The Seminole Nation of Oklahoma

Published on June 2, 2012 by Amy

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The Seminole Nation of Oklahoma
The Seminole Nation of Oklahoma

The Seminole Nation of Oklahoma is a federally recognized Seminole tribe based in the U.S. state of Oklahoma. It is the largest of the three federally recognized Seminole organizations, which include the Seminole Tribe of Florida and the Miccosukee Tribe of Indians of Florida. Its members are descendants of the majority of the Seminole in Florida in the 1830s, who were forcibly removed to Oklahoma.

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Seminoles remaining in Florida fought against US forces in two periods of war (the Second and Third Seminole wars) and peace was made without their defeat. Today, descendants of those people have formed two federally recognized Seminole tribes in Florida, as well as the federally recognized Miccosukee Tribe of Indians of Florida which separated in the 1960s from one of the Seminole organizations. Other traditional Seminole communities remain unrecognized.

Government

  • The Seminole Nation of Oklahoma is headquartered in Wewoka, Oklahoma. Of 16,338 enrolled tribal members, 13,533 live within the state of Oklahoma. The tribal jurisdictional area covers Seminole County, Oklahoma.
  • The Principal Chief of the tribe is Leonard M. Harjo, serving a four-year term. Ella Colman is the current Assistant Chief.
  • Tribal enrollment is based on direct lineal blood descent from an original enrollee on the Final Seminole Dawes Roll. They have no minimum blood quantum requirements.
  • Economic development and programs

    The Seminole Nation of Oklahoma operates its own housing authority, three casinos, three tribal smoke shops, three gasoline stations, one truck stop, an alcohol and substance abuse program, a business and corporate regulatory commission, several family services, a food distribution program, a judgment fund program, environmental protection program, and other social service programs. They also issue their own tribal vehicle tags. Their annual economic impact was $81 million in 2010.

    Language

    The tribe is establishing a Seminole Nation Language Program, to revitalize its language. Traditionally, most of its people spoke Mikasuki, a Muskogean language, before learning English.

    History

    The Seminole people originated in Florida in a process of ethnogenesis, as remnant peoples from the region joined together and made a new community. They were members of the Muscogee Creek Confederacy. They are the descendants of Creek Apalache and Apalachicola, and also African-American peoples, who found refuge from European-American encroachment in the swamps of northern Florida in the 18th and early 19th centuries.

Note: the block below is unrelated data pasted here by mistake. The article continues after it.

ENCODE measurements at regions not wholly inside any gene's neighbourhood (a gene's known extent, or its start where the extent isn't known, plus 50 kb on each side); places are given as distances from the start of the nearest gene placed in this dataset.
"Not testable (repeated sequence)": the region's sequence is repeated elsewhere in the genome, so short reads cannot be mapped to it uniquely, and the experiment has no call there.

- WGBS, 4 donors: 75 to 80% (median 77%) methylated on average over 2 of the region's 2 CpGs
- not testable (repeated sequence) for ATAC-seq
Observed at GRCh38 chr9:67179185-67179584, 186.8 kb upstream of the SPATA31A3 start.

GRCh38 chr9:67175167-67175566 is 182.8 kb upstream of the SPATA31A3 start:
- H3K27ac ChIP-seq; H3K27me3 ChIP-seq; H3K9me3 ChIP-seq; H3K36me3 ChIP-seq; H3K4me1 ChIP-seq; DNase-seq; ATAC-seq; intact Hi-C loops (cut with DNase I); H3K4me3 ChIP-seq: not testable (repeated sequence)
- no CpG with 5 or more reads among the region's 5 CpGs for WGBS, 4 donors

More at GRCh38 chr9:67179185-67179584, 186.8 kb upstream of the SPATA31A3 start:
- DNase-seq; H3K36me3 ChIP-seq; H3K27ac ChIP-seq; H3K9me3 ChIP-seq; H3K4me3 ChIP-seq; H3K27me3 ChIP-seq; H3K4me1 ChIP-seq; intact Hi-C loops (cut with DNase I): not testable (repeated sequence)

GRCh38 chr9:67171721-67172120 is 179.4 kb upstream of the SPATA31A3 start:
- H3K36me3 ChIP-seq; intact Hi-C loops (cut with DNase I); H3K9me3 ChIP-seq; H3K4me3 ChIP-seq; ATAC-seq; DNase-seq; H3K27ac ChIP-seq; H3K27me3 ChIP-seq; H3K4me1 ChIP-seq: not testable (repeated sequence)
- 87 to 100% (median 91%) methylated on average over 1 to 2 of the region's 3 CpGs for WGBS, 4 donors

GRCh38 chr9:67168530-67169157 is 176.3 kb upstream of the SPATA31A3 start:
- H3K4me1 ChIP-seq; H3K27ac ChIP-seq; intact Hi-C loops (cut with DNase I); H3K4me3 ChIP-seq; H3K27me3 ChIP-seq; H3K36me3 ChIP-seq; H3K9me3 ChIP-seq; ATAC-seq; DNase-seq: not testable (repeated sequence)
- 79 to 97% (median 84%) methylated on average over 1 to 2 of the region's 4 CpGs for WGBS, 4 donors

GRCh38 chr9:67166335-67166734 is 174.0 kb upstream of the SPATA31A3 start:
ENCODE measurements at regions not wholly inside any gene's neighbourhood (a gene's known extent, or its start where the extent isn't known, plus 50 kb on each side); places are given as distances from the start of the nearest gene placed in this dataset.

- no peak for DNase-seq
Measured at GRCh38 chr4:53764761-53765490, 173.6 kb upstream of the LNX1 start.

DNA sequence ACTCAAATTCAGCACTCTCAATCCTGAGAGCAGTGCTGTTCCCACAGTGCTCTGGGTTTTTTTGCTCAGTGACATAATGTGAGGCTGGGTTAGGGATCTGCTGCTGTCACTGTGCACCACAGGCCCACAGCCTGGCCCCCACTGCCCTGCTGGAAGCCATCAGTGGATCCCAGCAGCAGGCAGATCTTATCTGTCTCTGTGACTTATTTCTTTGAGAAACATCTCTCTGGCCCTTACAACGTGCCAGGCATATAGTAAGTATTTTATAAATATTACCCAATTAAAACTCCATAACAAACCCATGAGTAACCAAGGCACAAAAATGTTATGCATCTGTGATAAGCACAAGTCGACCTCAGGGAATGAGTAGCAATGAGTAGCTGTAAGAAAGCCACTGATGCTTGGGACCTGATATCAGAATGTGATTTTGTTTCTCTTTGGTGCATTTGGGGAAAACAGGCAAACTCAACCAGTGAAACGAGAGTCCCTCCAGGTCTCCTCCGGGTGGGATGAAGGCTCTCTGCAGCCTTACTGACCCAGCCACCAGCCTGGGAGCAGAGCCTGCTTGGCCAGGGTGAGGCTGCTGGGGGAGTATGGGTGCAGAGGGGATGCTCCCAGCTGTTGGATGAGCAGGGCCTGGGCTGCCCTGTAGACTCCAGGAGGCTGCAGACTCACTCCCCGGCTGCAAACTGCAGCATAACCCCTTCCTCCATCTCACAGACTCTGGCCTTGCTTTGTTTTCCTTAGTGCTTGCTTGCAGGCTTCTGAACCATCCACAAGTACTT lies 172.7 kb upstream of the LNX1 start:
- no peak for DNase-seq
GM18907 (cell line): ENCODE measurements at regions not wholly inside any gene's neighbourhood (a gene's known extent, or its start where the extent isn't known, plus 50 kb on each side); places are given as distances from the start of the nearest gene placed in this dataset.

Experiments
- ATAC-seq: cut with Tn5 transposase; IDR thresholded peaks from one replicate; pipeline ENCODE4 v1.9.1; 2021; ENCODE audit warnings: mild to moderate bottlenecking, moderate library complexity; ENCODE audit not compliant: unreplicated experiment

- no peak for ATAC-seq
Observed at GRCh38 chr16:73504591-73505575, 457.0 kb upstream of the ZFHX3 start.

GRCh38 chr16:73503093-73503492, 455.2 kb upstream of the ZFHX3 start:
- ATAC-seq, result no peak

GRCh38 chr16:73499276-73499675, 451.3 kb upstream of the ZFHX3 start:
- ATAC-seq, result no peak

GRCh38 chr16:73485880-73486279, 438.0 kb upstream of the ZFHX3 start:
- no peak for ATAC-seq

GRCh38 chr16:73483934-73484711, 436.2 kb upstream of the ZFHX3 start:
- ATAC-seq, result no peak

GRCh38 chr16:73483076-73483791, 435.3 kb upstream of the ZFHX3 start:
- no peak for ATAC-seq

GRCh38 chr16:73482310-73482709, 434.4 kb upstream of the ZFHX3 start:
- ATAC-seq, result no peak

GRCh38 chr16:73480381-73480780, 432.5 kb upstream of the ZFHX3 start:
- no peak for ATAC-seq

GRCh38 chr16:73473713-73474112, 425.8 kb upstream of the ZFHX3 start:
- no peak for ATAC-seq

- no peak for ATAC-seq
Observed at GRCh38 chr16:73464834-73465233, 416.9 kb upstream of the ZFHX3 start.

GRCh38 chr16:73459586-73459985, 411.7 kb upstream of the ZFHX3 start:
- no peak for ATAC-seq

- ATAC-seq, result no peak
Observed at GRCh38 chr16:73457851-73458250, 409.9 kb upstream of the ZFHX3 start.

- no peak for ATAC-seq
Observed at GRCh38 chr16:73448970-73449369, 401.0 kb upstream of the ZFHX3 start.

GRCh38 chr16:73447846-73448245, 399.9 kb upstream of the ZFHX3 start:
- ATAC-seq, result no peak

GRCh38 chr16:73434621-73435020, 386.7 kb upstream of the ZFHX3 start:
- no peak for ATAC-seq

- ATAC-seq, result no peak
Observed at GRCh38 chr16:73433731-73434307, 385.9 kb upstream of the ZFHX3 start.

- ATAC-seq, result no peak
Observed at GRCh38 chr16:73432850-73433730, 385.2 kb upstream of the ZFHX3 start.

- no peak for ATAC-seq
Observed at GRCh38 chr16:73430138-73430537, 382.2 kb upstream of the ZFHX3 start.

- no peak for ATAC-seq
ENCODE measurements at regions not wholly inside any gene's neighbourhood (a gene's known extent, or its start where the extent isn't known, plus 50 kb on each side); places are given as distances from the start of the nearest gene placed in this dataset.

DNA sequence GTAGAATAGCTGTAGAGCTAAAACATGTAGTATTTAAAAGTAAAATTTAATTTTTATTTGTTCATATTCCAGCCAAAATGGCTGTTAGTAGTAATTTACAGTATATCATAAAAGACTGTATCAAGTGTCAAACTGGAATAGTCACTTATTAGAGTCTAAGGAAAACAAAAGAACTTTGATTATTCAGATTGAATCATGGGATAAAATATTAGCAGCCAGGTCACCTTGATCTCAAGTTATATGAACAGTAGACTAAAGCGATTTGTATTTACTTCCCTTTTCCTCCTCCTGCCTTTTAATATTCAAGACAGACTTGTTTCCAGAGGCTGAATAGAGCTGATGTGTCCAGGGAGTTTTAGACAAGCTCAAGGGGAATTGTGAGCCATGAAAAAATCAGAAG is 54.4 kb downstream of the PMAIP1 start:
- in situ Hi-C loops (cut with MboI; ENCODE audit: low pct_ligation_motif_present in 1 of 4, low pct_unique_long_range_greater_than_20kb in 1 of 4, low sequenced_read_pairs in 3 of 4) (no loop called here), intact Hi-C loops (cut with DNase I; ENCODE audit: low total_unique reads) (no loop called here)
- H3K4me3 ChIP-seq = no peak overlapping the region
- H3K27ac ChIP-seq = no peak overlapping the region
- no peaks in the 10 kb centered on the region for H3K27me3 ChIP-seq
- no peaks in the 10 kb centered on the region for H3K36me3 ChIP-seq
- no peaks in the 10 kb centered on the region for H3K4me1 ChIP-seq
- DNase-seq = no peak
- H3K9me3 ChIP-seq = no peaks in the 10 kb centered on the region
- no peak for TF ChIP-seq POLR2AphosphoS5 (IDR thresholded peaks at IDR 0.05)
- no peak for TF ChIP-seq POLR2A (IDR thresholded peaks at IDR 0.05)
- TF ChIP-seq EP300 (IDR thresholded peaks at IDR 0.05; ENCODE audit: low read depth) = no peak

The War of 1812 and subsequent warfare caused a great increase in migration of Muscogee Creek people into Seminole lands. The 1823 population of Seminoles was estimated at 5000, but three wars fought by the US government decimated the Seminole population: the First Seminole War of 1817-18, the Second Seminole War of 1835-42, and the Third Seminole War of 1855-58. At the time of the later two wars, most of the tribe had already relocated to Indian Territory, following the signing of the Treaty of Payne’s Landing in 1832. The first Seminoles arrived in Indian Territory in 1832, and by 1842, 3612 Seminoles settled in the American West.

    The Seminoles remaining in Florida gained federal recognition and their own reservation in the early 20th century. Since then, two more Seminole and Micosukitribes in Florida have been federally recognized.

    The Seminoles in Indian Territory were confined to the Muscogee Creek Reservation and forced to follow their laws. Two bands of Seminoles upset by this situation left for Mexico in 1849, led by John Horse and Wild Cat. Finally in 1856, the United States allowed the Seminole to govern their own reservation, in what is now Seminole County, Oklahoma.
    In Oklahoma, collective tribal lands were broken up by the Dawes Allotment Act of 1887, by which communal lands were allocated to individual households, after which the US government sold off some of the “surplus”. Under the Curtis Act of 1898, intended to assimilate the Native Americans, the tribal government was dismantled. The tribe was forced to turn over its institutions, such as boys and girls’ academies, as well to the Bureau of Indian Affairs (BIA) or state government to operate. The tribe eventually restored its government under the Oklahoma Indian Welfare Act and regained jurisdiction over its land in 1935. In 1970 the tribal council reorganized again to more closely follow traditional Seminole government structure.

    Source: wikipedia

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